Why pain free days are weird

Man trying to ride a bicycle with his head bandaged up.

If I had to estimate I’d say that I am in pain 95% of my waking hours.

Most people I know are shocked by this, but pain is my new normal. What’s unusual for me now are pain-free days. I average about four to five pain-free days a year. Not being in pain is weird. Not horrible, just weird. I’m not so much relieved about the pain being gone as worried about when it’ll come back.

It’s something I hear a lot from friends living with chronic pain, but it’s not an area of chronic pain many people talk about.

Is this what being normal feels like?

An absence of pain leaves me feeling fearful. Most people who are well have a hard time understanding why pain free days can’t be crammed full of all the things we normally have to avoid.

We survive pain by always doing less than we want to. We hold back in every action or motion. We worry about pain getting worse every day. So when it leaves us we’re more scared about the pain returning that we are thrilled that it’s gone.

Being pain free is always the goal, but we’re more pragmatic than the people around us do don’t live with pain so casually. They remain optimistic about a future where pain doesn’t exist whereas we appreciate that while it’s great that the pain has left us temporarily – it is exactly that and will return without much notice – at a time of it’s choosing.

Even if the pain doesn’t come back immediately, the payback for any pain-free days could be hours or even days later. In our temporary relief  we worry for our future selves. The temptation to act like a healthy person is immense, but we know the pain will seem twice as worse once it returns.

We’re made to feel ungrateful for our ambivalence about days that are pain free, when we’re just being responsible. It’s not something that someone who is well can ever understand. A days relief is great, but it just makes the return of our pain that much more horrible.

It feels strange when the pain is quiet, because pain has become the white noise in my life, always boiling away while I carry on with things. it’s absence feels so messy and complicated in a way being pain free never used to be.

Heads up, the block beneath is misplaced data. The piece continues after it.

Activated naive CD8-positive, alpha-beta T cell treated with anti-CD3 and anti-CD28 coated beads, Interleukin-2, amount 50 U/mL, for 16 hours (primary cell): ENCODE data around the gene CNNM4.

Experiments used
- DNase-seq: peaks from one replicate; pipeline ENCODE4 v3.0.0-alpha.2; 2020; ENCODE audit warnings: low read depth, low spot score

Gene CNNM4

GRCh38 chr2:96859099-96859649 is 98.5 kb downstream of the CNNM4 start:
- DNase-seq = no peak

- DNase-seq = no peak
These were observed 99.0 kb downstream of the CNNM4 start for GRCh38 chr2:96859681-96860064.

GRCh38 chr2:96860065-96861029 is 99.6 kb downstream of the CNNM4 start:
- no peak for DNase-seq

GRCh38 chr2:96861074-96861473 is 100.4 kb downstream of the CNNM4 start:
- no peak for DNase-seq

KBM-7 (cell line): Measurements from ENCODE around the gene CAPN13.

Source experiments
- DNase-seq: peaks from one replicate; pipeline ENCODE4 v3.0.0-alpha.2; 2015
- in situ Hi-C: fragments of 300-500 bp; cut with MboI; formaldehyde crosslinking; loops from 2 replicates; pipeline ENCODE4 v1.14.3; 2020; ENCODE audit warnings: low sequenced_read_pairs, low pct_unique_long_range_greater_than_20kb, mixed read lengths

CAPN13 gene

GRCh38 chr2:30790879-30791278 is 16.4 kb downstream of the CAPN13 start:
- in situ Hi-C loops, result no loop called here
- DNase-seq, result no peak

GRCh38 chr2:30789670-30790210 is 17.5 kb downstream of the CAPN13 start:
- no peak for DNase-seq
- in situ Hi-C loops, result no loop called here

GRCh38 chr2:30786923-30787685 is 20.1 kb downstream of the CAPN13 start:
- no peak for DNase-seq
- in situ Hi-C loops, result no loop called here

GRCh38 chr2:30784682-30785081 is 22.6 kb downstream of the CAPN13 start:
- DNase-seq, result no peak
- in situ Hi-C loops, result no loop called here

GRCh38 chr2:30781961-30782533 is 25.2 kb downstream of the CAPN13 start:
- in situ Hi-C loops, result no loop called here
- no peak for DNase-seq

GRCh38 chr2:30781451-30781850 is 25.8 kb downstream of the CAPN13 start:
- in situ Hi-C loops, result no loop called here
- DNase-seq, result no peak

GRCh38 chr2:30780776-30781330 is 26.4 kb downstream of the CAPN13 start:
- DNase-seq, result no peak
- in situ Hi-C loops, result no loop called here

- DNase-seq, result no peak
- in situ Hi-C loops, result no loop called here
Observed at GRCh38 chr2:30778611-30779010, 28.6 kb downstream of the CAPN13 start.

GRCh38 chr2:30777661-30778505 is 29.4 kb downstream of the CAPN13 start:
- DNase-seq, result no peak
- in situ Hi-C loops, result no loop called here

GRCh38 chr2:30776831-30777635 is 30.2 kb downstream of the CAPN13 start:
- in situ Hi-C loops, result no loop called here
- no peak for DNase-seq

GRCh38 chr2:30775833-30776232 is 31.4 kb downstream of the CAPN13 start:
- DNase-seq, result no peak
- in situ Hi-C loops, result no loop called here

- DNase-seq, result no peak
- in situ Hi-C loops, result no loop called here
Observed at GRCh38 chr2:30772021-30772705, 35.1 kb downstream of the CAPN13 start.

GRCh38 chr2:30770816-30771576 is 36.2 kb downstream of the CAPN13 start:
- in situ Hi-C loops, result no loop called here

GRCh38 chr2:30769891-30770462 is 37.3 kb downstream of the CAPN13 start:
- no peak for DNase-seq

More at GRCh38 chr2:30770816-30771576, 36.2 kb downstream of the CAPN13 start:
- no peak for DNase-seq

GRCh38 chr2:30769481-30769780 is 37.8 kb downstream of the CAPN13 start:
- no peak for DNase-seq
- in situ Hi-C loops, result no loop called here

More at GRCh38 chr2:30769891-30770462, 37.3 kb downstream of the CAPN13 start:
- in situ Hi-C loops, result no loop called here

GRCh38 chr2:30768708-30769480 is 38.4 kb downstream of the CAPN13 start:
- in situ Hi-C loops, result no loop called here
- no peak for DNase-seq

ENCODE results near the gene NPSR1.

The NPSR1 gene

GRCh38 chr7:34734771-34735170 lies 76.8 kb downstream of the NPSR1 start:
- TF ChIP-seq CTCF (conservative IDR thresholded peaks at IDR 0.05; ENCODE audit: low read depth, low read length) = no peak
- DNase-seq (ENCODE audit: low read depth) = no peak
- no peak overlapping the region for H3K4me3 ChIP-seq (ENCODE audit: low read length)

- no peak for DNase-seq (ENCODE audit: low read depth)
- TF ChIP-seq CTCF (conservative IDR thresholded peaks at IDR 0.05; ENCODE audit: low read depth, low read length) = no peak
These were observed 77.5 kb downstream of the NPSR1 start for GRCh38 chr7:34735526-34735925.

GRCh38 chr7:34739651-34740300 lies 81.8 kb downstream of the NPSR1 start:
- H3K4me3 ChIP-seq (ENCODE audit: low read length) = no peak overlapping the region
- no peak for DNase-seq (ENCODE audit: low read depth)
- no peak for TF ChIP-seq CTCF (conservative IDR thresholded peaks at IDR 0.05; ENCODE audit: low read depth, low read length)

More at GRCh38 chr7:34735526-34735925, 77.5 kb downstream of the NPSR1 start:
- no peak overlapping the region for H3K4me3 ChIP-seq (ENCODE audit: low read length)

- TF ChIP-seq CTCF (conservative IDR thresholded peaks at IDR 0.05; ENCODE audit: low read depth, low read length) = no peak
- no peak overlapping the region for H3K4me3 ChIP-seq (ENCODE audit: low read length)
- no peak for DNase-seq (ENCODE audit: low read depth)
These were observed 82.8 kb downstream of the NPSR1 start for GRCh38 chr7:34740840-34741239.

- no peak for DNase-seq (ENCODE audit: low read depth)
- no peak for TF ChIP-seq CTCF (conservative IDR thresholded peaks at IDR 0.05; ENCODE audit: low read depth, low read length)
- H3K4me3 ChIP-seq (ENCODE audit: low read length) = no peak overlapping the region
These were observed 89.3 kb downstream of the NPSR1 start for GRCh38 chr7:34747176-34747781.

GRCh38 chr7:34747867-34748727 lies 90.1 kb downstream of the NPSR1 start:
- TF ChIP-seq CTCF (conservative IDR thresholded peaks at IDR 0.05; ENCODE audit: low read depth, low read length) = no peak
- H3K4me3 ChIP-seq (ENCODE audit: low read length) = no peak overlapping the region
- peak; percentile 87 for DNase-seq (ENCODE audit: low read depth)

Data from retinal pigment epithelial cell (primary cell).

Being realistic

Even now there are still people in my life who believe that I’ll be well in some not to distant part of the future. They argue that I haven’t found the right solution to my problems. While well-meaning, these people can’t help by imply that old idiom of “you’re not trying hard enough”, that long term illness is something that can be pushed through, fought against or bargained with. The reality is that chronic pain isn’t straight forward, it doesn’t follow convention, it rarely follows a pattern, it defies being easily categorised or treated, and that’s why many of us spend years finding our new, refined level of comfort alongside pain.

That’s not to say that the way we cope each day is negative or wrong, we’re just being realistic. We live with this every moment of every day, not just in the brief moments of time that someone else decides to enquire about how we’re doing.

On getting better

I distinctly remember an occasion where a pain consultant said I was being too negative by thinking that there wouldn’t be a time where the pain wasn’t present in my life. Upon reflection, it was very easy for her to make statements like that while not in pain herself. Other people can look outwardly into my situation and be quite convincing about their hopeful suggestions about where things might go, but ultimately we’re the people living with these diseases, and when you feel pain all day every day, it slowly becomes as natural as being alive.

However I’ve lived with pain for around six years now, and I’ve seen the days where I am pain free gradually decrease, and I am okay with that, because I don’t have any choice. Like quicksand, it’s better to remain calm and still and develop the patience that will allow you to be carefully be lifted out.


It’s a bittersweet reminder of what your life once was – one I don’t want. It’s part euphoric and part tragic. I genuinely find myself trapped more than ever on pain free days. At least with the pain I know where I stand as I carry on quietly (yet triumphantly).

Hopefully that explains why pain free days feel a little… complicated. That’s the only way I can describe it. You should be overjoyed to have a day without problems, but you worry about overdoing things and the payback when it pain comes back – because it always comes back. It would almost be stranger if it didn’t. 🙂


9 responses to “Why pain free days are weird

  1. Kenzie

    I wish I could have pain free days! I am 20 and have been in pain for about a year now. I haven’t hit my 1 year diagnosis yet, but it’s coming in November. I am a college runner so the pain gets even worse around 3:30-6 everyday when I practice. Just wish it would go away. Having my second laparoscopy in December and hopefully will find some relief! Any tips of ways to cope or just a little relief? I’m willing to try anything!!!!!
    Thanks so much,

  2. Maria